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Hampshire takes out OCG after biggest-ever cocaine seizure

Members of an organised crime group are beginning jail sentences totalling 30 years after £6.6m of cocaine was seized.

Detectives with Hampshire Constabulary's organised crime group are celebrating after making the largest single seizure of cocaine ever in the force’s history.

Three men have been jailed for more than 30 years after a surveillance operation led to the break up of a gang that is believed to have been distributing £1.5m of drugs across the UK each week.

A jury heard how a pro-active stop of a vehicle driven by Jason Stanley on 2 October 2019 started a chain of discoveries. Inside the car, officers found four kilograms of cocaine.

The stop was the beginning of an operation that had been planned based on careful surveillance.

Officers then raided a lockup at Clamp Farm, Newtown, where a further 68kgs of cocaine and 25kg of amphetamine were found in specially modified vans.

The gang were also prepared to protect their haul as officers also found a handgun, silencer, and 50 rounds of ammunition.

The items were located in a vehicle within the compound which had been concealed in a purpose-built hide.

A search of another property yielded more drugs and an encrypted mobile phone.

The operation had also been helped by mistakes made by the gang. A modified van used to distribute cocaine was seized by Portsmouth City Council for parking on double yellow lines.

The courier was charged and further investigations uncovered the extent of the network.

DNA and fingerprint evidence linked Stanley directly to the drugs and site where they were found, along with CCTV evidence.

 At Portsmouth Crown Court, Lee Matthews, 37, was sentenced to 15 years and three months after pleading guilty to conspiracy to supply Class A and Class B drugs.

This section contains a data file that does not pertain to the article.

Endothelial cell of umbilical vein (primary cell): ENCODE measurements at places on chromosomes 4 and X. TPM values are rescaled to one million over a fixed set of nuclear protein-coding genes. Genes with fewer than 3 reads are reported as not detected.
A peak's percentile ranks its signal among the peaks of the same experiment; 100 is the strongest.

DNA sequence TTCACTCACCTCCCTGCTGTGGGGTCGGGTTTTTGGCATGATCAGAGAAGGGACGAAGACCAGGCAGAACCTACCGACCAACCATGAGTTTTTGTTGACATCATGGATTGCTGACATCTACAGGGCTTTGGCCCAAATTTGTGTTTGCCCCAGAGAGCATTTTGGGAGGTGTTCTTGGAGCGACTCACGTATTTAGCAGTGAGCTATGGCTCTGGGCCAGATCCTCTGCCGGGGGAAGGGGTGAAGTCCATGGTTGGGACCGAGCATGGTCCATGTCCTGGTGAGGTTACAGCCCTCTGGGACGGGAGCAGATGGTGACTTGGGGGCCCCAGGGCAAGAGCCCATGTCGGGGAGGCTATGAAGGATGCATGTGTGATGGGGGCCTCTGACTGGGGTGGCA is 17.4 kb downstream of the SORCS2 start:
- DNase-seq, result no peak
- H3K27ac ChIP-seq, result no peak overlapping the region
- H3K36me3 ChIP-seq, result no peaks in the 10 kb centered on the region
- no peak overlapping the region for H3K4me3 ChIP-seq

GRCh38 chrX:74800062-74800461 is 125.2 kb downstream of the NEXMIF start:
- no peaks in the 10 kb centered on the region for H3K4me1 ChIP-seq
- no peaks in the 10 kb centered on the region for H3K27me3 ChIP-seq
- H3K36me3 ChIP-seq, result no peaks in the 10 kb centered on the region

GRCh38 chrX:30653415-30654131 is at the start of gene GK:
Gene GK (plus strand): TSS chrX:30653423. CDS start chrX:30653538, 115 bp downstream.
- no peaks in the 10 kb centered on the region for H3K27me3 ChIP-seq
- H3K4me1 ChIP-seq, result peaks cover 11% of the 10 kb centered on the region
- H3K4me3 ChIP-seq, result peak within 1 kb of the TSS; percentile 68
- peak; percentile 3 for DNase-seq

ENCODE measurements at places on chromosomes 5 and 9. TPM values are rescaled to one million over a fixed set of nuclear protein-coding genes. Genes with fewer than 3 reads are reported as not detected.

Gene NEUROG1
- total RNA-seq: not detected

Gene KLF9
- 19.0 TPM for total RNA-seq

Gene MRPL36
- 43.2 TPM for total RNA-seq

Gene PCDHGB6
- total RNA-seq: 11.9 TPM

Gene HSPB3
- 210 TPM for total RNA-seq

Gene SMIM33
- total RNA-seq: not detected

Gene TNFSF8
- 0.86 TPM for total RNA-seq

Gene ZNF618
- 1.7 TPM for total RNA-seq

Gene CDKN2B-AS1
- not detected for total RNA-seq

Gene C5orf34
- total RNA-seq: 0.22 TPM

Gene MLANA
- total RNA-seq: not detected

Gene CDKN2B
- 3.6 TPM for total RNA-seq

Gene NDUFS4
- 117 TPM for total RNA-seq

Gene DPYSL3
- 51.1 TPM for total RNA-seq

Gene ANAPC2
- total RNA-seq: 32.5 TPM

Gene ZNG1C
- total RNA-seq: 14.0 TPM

Jason Jay Stanley, 20, was sentenced to seven years and six months for conspiracy to supply Class A and Class B drugs after entering a guilty plea.

Robert David Hey, 41, was sentenced to seven years and six months for conspiracy to supply Class A drugs after entering a guilty plea.

Detective Constable Edward Wiggans said: “This investigation, led by Hampshire Constabulary’s Serious and Organised Crime Unit has identified just one of the tiers of a large scale Organised Crime Group. 

 “These people were likely to have been promised lavish lifestyles and financial security for their families. They now face lengthy prison sentences, taking them away from their families.”

He added that the Hampshire team had now set its sights on the major suppliers that had been working with the gang.

“Those at the top of this OCG will continue to make promises, and Hampshire Constabulary will continue to investigate and take action against criminals,” he said.

Forensic evidence was critical in ensuring the convictions.

CPS Wessex Senior Crown Prosecutor, Andrew Gubbels, said: “We worked with Hampshire Constabulary to ensure we had all the evidence we needed to prosecute these people and present a compelling case based on an extensive examination of mobile phone data and messages.   

“This included evidence from encrypted mobile phones and DNA evidence linking Stanley and Matthews to the storage and ‘cutting’ of drugs. 

"We also had evidence demonstrating that Hey was instrumental in arranging the installation of hides and the couriering of drugs all over the UK, not just within the Hampshire region. The weight of this evidence meant that they had no choice but to plead guilty.”  

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